Definition of reconcile in English:

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Pronunciation: /ˈrekənˌsīl/


[with object]
1Restore friendly relations between: she wanted to be reconciled with her father the news reconciled us
More example sentences
  • The only good thing to have come from it all was that she was now reconciled with her husband after one of the holidays.
  • Re-Connect, a council-run service, assists youngsters in danger of becoming homeless as well as those in temporary accommodation hoping to be reconciled with their families.
  • He said the pensioner, who suffers from diabetes, high blood pressure and arthritis, had now accepted the affair was over, had been reconciled with his wife and any future offending was unlikely.
settle one's differences, make (one's) peace, make up, kiss and make up, bury the hatchet, declare a truce
1.1Cause to coexist in harmony; make or show to be compatible: a landscape in which inner and outer vision were reconciled you may have to adjust your ideal to reconcile it with reality
More example sentences
  • Spencer produced his most challenging work in the struggle to reconcile this religious vision with the reality of the world around him.
  • Educators at all levels need to reconcile rigor and creativity, and to treat them as compatible, coexisting dimensions of intelligence.
  • Compatibilist philosophies seek to reconcile free will and determinism in a modern time.
make compatible, harmonize, square, make congruent, balance
rare syncretize
1.2Make (one account) consistent with another, especially by allowing for transactions begun but not yet completed: it is not necessary to reconcile the cost accounts to the financial accounts
More example sentences
  • After a trader completes a deal, the back-office staff confirm the trades by phone and also reconcile cash accounts at the end of each day.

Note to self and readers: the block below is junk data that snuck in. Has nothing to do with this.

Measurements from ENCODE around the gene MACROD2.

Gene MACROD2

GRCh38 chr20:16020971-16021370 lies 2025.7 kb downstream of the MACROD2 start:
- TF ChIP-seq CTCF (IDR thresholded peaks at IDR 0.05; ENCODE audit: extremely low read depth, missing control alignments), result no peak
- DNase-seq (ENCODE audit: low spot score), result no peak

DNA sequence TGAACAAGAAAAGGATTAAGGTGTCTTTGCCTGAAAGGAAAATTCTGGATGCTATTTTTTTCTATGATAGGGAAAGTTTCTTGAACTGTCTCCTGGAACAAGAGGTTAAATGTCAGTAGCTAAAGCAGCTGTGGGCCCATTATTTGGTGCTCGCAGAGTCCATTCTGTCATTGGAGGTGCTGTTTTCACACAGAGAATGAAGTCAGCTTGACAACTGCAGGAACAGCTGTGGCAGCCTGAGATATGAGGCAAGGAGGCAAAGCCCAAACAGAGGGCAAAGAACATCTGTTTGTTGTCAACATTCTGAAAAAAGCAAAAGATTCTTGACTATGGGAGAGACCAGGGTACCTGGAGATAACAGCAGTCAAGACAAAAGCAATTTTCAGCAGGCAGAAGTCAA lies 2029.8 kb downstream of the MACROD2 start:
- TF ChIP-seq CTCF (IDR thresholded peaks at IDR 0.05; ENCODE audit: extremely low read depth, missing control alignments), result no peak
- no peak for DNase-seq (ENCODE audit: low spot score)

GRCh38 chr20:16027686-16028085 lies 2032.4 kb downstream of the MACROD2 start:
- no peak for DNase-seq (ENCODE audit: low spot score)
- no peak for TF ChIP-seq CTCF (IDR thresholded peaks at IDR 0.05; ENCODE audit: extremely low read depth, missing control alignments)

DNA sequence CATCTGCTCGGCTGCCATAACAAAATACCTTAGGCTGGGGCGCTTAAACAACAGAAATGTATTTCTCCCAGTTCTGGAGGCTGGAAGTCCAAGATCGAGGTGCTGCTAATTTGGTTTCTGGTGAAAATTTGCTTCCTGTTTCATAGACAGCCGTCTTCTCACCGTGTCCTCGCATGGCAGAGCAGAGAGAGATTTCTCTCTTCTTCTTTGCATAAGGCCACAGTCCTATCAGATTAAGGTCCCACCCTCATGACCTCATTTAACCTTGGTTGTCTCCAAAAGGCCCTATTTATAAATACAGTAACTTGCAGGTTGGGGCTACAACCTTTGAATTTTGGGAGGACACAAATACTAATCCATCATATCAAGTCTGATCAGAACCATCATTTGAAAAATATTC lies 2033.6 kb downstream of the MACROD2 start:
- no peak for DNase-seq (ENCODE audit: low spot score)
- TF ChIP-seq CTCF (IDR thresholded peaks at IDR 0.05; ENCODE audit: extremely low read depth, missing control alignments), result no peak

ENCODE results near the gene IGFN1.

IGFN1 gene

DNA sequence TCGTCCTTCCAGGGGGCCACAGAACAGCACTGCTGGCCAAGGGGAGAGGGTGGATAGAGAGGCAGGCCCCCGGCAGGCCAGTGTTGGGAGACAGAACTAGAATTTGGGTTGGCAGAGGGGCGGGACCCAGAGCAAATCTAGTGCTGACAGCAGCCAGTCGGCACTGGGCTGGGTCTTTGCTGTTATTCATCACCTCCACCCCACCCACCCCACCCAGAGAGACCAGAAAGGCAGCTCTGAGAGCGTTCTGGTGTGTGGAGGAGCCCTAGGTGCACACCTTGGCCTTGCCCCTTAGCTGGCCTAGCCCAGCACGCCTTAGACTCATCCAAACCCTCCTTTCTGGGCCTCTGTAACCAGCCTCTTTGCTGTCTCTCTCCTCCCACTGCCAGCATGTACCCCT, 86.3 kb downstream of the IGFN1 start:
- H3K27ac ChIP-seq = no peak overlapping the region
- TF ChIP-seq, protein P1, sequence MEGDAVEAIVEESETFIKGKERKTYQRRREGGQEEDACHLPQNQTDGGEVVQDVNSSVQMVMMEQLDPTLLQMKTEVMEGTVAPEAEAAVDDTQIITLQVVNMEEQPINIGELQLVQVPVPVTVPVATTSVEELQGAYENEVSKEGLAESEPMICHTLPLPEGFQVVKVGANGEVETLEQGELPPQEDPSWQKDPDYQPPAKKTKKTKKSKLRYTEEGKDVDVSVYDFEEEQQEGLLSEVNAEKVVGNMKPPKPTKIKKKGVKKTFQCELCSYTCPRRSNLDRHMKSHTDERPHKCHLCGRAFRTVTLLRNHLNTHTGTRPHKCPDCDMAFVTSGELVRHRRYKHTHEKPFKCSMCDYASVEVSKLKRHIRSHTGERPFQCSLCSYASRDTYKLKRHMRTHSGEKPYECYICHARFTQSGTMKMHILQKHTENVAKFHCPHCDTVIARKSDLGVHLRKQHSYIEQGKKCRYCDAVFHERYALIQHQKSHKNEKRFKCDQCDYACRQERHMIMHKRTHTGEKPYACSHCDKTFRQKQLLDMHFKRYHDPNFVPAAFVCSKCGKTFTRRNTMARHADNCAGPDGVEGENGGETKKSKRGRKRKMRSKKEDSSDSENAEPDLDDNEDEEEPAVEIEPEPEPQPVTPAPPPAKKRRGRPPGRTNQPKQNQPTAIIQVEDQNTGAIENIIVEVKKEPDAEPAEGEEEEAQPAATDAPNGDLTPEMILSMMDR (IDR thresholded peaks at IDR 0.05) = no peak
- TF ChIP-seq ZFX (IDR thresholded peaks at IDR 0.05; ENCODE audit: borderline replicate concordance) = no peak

• It is horrible practice to have the teller made responsible for reconciling the accounts, how can one check on one's own work?
  • The large differences under these two items came to the fore while reconciling the accounts during the last quarter of the year 2001-02, he adds.
1.3Settle (a disagreement): advice on how to reconcile the conflict
More example sentences
  • Can that inherent conflict be reconciled successfully?
  • But, this time, he was unable to reconcile internecine squabbles.
  • But it would appear that even death has failed to reconcile the feud between her and her son, Richard, who was noticeably absent from his mother's funeral last Saturday.
reunite, bring (back) together (again), restore friendly relations between, make peace between;
formal conciliate
settle, resolve, sort out, mend, remedy, heal, rectify
informal patch up
1.4 (reconcile someone to) Make someone accept (a disagreeable or unwelcome thing): he could not reconcile himself to the thought of his mother stocking shelves he was reconciled to leaving
More example sentences
  • Not very confident of India accepting accession, he was reconciled to a state of permanent political exile in India.
  • Representatives of the licensed trade, previously regarded as the most implacable opponents of the ban, indicated that they were reconciled to its eventual implementation.
  • It transcends transience and therefore reconciles us to the most fundamental condition of our existence.
accept, come to accept, resign oneself to, come to terms with, learn to live with, get used to



Pronunciation: /ˈrek(ə)nˌsīlmənt/
Example sentences
  • If the employer and works council fail to agree on a reconcilement of interests, they may call on the Director of the Land Employment Office to mediate.
  • The population of highly educated women is increasing but there are many problems with regard to the reconcilement of family and professional life.


Example sentences
  • The most successful modern reconciler of faith and the imperatives of modern life, King Hussein of Jordan, lamentably died not long ago.
  • Levada has a reputation as a subtle reconciler who seeks to bring dissidents into line by patient reasoning rather than punishment.
  • For the most part, Prime Ministers have been political reconcilers, representing and responding to the different interests in the party, and being prepared to sacrifice policy goals in the interest of party unity.


Pronunciation: /ˌrekənˈsilēəˌtôrē/
Example sentences
  • ‘We are bigger than them,’ he said to roars of approval, echoing the reconciliatory policies of Mandela, South Africa's first black president.
  • I've tried all the reconciliatory approaches I can, to no effect.
  • We therefore hope that the State House meeting will be a reconciliatory one, to iron out differences.


Late Middle English: from Old French reconcilier or Latin reconciliare, from Latin re- 'back' (also expressing intensive force) + conciliare 'bring together'.

For editors and proofreaders

Syllabification: rec·on·cile

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